Poetry Sunday: “The Nurse Tree,” by Molly Peacock

Poet’s Note

“The Nurse Tree” was one of the last poems I wrote for my new book of poems, The Analyst (W.W. Norton & Company). I wasn’t consciously thinking of my former analyst or the tragedy that ended her practice (she suffered an AVM stroke in March 2012) when I perused the articles of the “Science Times” section of the New York Times on Tuesday, April 13, 2015. But Tuesday had been my “therapy day” for many years—decades, in fact—and it lingers in an almost somatic memory for me, even though my in-person therapy sessions are long over. The section featured a piece by Catrin Einhorn called “A Project to Turn Corpses into Compost” with a dateline of Cullowhee, N.C. I always read things about botany, and I am obsessed with ways to recycle everything, including us. So I read on. The not-so-grisly article was about the natural burial movement. I’m all for it. I’d love to be buried, like a beloved pet, at the foot of a garden.  Where did such an idea come from? I found out at the seventeenth short paragraph about environmentalist Katrina Spade.

Ms. Spade, who smiles a lot, is the opposite of funereal; she buzzes with energy and sometimes has to remind herself to talk slower. She studied sustainable agriculture before going to architecture school. The composting idea was inspired by the “nurse log,” a fallen tree in a forest that grows new life as it decays.

A nurse log! I absolutely loved the idea. The thought of all parts of life in the natural world contributing to other parts seems so satisfying. A dead tree, which seems tragic, like a fallen person, instead becomes useful as a conduit to new life. (Incidentally, the extremely popular Peter Wohlleben, the German forest ranger who wrote The Secret Life of Trees, also talks about the idea of a nurse log.)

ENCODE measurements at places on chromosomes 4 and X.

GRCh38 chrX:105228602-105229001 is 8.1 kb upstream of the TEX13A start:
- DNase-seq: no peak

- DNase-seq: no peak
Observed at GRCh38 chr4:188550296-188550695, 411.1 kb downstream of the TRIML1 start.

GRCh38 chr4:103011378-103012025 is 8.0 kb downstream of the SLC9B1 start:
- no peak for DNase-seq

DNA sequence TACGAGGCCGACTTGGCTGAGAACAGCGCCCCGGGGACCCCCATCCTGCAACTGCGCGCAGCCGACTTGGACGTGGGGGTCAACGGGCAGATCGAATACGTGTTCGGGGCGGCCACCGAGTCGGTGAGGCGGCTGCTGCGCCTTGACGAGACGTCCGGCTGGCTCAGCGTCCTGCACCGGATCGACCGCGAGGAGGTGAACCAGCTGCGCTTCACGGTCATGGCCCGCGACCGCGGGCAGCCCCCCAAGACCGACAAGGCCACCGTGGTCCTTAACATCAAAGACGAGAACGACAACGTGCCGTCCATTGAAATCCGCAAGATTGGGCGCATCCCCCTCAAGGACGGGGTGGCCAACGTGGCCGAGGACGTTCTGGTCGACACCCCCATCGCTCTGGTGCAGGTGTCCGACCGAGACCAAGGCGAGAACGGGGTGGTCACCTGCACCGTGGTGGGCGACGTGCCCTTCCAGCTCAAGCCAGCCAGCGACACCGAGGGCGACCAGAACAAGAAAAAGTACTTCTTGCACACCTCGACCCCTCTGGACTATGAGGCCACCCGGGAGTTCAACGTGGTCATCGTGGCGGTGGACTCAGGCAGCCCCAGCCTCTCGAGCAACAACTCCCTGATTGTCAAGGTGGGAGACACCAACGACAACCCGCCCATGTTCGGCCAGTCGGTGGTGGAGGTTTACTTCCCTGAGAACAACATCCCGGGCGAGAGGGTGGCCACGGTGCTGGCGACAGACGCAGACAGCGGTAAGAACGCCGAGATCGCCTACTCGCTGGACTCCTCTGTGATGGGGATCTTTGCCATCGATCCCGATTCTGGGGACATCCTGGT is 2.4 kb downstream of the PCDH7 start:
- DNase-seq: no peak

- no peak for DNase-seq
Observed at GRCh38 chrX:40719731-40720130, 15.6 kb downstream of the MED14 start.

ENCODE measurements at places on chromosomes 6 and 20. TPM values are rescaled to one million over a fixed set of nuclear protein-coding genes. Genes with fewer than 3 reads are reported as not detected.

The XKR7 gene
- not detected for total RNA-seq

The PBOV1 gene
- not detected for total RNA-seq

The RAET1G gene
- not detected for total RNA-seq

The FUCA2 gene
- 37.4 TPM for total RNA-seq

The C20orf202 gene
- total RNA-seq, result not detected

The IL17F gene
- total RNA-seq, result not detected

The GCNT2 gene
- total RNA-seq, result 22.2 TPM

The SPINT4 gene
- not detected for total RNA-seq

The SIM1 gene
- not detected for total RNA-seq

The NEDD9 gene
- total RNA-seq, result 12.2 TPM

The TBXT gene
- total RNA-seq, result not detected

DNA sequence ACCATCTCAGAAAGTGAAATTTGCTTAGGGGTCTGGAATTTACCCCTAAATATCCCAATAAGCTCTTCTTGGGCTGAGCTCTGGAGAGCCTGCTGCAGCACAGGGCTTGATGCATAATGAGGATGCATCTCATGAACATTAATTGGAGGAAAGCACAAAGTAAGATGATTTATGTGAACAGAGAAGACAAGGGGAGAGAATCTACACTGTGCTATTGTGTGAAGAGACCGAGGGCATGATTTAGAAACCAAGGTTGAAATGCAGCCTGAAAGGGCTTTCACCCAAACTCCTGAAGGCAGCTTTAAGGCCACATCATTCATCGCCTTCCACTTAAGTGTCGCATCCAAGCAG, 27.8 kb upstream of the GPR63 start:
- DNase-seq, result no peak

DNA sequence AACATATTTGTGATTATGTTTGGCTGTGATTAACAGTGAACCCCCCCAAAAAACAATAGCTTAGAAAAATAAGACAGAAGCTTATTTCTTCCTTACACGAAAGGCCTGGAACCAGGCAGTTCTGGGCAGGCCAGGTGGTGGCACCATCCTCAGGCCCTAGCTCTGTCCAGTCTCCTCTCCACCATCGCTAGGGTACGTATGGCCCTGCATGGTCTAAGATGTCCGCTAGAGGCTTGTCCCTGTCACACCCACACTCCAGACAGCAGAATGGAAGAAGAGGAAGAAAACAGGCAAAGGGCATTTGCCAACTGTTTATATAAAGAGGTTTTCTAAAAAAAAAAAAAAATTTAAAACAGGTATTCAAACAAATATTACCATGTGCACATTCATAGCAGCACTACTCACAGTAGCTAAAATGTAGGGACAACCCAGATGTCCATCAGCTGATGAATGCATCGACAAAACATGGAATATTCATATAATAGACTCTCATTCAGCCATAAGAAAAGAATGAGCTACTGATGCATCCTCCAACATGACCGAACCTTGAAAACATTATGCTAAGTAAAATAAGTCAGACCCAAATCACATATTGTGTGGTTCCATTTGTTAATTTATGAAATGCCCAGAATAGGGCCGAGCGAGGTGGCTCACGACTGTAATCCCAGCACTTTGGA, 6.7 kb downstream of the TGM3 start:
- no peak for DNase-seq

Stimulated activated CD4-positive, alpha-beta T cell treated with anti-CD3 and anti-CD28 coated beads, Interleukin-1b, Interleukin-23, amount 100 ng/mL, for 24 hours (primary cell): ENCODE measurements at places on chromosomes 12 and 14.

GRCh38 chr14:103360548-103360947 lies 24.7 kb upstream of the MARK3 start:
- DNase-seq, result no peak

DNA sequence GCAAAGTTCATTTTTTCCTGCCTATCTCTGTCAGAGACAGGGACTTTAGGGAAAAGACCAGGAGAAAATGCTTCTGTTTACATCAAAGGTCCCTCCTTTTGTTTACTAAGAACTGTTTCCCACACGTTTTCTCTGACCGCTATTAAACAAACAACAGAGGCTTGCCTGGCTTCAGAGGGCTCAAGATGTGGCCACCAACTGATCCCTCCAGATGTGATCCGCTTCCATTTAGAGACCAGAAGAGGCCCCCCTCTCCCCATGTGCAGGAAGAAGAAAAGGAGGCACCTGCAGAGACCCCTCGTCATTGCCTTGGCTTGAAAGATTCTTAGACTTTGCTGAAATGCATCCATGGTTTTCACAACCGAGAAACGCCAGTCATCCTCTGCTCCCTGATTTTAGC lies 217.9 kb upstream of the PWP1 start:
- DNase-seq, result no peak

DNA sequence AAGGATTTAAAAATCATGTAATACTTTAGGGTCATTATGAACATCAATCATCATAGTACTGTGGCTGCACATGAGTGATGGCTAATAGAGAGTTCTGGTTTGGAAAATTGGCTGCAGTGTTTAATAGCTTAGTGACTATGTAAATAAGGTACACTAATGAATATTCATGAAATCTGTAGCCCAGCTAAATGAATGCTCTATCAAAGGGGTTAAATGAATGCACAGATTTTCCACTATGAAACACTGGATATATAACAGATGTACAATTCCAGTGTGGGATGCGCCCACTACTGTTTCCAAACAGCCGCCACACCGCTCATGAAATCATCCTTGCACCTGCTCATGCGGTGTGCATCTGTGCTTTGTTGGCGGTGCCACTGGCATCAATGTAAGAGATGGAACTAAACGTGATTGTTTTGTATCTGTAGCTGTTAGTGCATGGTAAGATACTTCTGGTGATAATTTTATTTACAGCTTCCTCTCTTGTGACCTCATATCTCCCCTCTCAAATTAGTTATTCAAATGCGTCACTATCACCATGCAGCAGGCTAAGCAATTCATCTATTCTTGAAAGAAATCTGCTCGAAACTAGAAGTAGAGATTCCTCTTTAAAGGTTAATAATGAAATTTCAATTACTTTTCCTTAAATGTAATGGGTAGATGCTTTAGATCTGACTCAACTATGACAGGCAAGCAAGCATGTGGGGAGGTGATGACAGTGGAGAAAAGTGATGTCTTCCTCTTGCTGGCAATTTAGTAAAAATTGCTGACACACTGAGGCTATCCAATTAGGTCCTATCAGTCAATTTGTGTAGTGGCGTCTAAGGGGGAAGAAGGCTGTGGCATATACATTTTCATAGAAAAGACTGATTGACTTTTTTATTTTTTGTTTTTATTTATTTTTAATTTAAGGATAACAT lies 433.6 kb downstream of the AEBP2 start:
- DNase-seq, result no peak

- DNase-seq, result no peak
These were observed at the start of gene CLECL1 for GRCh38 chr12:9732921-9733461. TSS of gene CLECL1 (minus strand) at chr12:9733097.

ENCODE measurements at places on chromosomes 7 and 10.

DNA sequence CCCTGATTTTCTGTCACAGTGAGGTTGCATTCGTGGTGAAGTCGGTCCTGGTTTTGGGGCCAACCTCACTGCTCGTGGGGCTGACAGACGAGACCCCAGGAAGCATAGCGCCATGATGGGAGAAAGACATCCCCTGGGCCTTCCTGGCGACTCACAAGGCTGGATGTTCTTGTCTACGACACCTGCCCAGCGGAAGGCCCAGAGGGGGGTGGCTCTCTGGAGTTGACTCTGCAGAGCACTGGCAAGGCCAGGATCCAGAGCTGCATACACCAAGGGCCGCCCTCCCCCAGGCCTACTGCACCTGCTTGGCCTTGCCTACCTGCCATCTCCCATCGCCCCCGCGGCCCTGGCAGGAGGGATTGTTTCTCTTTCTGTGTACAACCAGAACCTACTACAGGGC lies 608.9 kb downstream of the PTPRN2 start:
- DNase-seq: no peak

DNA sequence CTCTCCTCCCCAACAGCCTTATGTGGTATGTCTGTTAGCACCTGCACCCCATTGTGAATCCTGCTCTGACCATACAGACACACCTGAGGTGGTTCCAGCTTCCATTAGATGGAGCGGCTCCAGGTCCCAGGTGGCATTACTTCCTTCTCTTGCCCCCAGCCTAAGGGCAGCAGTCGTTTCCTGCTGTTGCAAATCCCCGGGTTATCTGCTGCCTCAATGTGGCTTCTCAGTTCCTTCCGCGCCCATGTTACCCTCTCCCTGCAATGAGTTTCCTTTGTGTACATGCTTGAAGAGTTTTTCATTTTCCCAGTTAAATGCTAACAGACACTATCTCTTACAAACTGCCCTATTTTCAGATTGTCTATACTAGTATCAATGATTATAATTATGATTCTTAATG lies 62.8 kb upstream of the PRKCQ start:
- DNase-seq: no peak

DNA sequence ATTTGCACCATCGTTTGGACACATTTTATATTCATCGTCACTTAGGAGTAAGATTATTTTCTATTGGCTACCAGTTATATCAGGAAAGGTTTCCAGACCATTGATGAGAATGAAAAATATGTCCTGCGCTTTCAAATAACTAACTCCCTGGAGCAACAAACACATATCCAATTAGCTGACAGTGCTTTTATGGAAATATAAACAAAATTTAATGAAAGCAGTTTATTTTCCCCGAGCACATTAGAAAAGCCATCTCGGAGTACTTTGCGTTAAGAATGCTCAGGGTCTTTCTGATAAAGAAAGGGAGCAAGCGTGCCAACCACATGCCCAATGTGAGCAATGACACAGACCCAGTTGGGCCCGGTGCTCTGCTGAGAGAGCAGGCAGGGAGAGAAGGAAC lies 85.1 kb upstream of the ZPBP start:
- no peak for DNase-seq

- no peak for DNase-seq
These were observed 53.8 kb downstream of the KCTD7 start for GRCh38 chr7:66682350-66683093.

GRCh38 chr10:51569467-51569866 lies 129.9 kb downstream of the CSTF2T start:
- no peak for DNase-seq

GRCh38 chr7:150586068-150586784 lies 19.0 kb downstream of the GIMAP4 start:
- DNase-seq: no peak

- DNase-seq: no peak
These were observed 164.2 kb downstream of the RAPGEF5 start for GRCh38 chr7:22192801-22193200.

Three days later I wrote “The Nurse Tree.” By then the Tuesday Times had been recycled (yes, we still get a paper copy delivered to our apartment door in Toronto, since we pretend we live in New York City), and I misremembered the phrase. I called my poem “The Nurse Tree.”

Logs, of course, are lying down, and I had an image of a quite upright person contemplating that time when she might become a log. The following weekend I must have faxed the poem to Phillis Levin. We have been showing each other our poems for more than forty years—since graduate school at Johns Hopkins University—and the date on the next draft is May 2, 2015.  Phillis and I chatted about it, and she is responsible for my moving that “scarlet fungus cap” to the end of the poem. It belongs right there! Perhaps I would have come to this on my own, someday, some year. But with Phillis to talk to, I leapt to it immediately on her mentioning something about that red mushroom. (We are not so directive with one another that we would openly suggest such a drastic move. We only hint. We only suggest.)

A mere five drafts later, I sent my poem to Don Share at Poetry magazine, and I am very pleased to say that he accepted it. To send a poem out after a handful of drafts is rare for me. My drafts typically number about 35. Phillis and I can toss poems back and forth for years sometimes. But this idea seemed complete, whole, processed. For three long years, I had been processing the devastation of my analyst having been struck down, as if by lightning. (Such a violent stroke does seem like lightning.) I had written poem after poem not only about the instant and massive changes to her life, but about my gratitude for how changed I had become through the analytic process. Later I wrote poems out of my curiosity and oddly newfound post-analytic relationship with her. My former therapist had started to rescue her life by renewing her girlhood talent for painting. She was altering. I altered in response.

The secret to long relationships—I say this about long friendship and long analysis and long marriage—is to rebalance in the face of change. We don’t stay the same. “The Nurse Tree” seems to be the most positive response to that, something I could only come to after many bouts of tears, and an endearing botanical concept from the “Science Times.”

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  • Gail Willis May 14, 2017 at 3:08 pm

    What a perfect choice today. Best wishes to all who write, read, edit or simply
    savor WVFC. Blessings for whatever form your mothering of others has taken.

    • Molly Peacock May 14, 2017 at 4:59 pm

      Thanks so much for this comment, Gail Willis. I realize that so many women’s relationships have nurtured me–and I hope to send that back out into the world.